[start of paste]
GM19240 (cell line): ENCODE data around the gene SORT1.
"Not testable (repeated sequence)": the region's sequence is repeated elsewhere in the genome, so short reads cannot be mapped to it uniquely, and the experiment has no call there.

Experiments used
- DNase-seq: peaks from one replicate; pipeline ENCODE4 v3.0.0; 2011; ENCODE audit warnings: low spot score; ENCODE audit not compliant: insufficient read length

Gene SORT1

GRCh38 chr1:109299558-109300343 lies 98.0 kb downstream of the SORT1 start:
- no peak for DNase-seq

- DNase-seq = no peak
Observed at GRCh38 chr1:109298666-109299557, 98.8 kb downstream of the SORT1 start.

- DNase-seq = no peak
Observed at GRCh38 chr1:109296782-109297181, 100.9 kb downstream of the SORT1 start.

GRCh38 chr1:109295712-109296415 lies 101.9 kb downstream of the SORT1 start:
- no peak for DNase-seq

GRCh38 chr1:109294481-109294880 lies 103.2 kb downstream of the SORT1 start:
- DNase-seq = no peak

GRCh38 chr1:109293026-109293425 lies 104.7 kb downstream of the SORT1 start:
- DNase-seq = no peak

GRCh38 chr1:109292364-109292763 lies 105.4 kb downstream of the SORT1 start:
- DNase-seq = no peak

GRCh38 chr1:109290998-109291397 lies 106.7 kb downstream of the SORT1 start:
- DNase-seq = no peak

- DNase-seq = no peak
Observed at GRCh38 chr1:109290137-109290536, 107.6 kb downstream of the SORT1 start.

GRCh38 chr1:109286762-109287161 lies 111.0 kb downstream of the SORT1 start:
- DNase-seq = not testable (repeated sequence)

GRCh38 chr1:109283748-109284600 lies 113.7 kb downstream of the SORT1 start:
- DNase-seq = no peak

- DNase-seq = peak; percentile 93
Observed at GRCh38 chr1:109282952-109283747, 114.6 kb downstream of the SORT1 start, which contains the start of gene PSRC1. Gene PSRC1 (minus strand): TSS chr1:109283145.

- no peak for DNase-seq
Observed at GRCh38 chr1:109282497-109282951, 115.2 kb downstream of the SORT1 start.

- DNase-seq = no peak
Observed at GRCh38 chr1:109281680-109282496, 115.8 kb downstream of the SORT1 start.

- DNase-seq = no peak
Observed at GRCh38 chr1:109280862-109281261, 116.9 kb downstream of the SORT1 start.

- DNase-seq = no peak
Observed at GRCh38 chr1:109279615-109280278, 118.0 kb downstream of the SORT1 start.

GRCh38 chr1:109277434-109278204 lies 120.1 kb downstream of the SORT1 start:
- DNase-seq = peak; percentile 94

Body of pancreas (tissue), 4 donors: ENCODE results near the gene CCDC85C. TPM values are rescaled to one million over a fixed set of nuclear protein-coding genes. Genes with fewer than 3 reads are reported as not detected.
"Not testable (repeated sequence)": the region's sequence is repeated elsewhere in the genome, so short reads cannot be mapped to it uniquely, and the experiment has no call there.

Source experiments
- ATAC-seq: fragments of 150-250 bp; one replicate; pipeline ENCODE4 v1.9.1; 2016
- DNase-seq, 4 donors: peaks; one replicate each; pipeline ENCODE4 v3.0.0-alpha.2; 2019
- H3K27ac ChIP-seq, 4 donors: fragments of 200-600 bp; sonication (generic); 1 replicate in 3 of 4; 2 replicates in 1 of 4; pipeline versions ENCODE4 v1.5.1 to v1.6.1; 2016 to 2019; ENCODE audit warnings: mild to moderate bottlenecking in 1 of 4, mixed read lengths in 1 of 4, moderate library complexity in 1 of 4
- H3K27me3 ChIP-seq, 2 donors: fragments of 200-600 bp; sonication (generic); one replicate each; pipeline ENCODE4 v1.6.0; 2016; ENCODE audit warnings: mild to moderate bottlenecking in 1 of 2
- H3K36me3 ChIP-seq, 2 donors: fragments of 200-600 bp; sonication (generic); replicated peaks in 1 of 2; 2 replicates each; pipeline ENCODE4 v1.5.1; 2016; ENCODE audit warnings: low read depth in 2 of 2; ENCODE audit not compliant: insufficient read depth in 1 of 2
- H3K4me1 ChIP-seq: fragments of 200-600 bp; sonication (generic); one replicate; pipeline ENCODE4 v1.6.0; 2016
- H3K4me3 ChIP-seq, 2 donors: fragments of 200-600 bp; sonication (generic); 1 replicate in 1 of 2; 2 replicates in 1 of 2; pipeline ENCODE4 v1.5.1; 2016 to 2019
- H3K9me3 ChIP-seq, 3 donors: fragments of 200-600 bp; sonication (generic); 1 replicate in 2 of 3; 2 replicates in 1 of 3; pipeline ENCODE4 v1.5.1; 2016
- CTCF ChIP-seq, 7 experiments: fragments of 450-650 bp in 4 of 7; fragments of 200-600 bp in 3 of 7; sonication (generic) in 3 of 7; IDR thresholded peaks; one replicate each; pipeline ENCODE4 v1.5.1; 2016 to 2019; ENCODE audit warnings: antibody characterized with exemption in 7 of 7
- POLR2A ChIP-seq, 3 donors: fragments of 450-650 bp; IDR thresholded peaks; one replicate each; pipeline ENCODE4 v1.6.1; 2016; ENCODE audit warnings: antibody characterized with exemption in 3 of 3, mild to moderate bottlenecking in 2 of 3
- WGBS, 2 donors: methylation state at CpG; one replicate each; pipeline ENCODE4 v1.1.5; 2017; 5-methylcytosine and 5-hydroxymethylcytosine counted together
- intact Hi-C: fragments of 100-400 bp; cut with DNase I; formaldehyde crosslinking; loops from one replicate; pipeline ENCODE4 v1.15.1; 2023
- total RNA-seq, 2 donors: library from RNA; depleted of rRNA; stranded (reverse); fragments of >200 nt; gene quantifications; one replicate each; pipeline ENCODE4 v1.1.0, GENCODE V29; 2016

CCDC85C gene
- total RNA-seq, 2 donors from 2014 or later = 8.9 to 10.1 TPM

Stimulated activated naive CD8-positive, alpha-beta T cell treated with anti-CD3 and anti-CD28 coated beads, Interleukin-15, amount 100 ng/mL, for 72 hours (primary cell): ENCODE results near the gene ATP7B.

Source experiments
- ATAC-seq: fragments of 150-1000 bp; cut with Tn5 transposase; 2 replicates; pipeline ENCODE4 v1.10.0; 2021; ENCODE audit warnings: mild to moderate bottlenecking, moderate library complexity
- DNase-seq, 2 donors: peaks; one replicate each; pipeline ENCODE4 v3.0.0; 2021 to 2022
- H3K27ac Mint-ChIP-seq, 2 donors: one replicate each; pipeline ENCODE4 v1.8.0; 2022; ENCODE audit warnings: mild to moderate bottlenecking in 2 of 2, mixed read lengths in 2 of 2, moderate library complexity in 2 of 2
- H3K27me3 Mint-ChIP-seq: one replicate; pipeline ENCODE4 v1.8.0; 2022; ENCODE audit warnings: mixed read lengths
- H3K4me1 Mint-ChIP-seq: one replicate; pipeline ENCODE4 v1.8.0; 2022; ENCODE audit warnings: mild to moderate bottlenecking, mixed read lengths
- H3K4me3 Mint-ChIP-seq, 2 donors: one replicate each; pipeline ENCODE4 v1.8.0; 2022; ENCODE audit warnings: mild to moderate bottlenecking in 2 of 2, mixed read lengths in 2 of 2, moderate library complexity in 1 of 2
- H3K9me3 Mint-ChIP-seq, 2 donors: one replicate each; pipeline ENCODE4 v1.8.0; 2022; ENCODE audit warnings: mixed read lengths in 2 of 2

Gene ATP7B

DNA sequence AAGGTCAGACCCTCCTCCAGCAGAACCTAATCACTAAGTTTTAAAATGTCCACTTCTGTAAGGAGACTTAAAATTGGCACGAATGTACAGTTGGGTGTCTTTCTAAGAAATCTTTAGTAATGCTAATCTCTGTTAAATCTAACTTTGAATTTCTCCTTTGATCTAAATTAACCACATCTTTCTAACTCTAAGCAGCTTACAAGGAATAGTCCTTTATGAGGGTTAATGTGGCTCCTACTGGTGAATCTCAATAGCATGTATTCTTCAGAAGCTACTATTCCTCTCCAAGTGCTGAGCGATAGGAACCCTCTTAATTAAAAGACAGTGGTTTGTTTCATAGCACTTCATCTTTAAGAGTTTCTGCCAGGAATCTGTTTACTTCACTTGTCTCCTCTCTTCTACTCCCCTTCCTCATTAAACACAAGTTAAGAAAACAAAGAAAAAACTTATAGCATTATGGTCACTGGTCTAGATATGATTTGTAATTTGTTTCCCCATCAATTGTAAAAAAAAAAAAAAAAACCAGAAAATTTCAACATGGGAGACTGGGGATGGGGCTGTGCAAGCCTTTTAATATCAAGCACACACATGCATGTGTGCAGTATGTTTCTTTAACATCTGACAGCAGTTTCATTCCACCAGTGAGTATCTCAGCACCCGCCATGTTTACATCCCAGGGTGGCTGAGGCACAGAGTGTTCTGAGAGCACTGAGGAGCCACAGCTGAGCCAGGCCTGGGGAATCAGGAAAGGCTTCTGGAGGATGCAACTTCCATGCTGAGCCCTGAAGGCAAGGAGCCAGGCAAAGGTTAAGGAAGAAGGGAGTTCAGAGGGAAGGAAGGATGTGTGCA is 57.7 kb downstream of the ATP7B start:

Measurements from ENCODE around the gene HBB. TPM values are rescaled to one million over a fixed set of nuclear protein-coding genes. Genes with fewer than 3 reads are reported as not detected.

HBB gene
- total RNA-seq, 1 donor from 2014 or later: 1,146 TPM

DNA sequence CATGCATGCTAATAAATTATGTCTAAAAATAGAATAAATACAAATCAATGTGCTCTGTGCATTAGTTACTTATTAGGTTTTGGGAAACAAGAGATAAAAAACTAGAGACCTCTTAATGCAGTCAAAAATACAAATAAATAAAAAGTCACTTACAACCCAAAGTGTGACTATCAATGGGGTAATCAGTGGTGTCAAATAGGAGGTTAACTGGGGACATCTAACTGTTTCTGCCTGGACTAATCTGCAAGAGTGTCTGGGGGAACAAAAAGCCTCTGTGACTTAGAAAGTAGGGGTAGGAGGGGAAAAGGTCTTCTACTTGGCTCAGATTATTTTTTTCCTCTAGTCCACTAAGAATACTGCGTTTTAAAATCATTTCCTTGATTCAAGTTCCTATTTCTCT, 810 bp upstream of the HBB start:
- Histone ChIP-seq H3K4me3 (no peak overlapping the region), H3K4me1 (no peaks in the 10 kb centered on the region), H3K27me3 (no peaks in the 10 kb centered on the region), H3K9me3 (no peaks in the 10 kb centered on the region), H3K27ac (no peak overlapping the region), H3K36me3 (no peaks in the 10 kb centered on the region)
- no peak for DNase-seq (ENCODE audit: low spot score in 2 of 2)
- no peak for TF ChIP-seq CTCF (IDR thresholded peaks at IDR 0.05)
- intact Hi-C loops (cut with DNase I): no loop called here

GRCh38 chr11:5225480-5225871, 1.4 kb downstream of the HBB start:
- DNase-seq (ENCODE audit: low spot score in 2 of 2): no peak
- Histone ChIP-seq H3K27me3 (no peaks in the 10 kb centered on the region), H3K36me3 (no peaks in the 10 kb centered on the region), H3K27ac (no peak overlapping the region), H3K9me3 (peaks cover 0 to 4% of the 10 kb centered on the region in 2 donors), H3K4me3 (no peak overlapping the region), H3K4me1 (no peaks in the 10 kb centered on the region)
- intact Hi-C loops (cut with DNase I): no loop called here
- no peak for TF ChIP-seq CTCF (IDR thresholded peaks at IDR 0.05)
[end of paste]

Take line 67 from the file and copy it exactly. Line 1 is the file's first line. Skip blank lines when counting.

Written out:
Gene ATP7B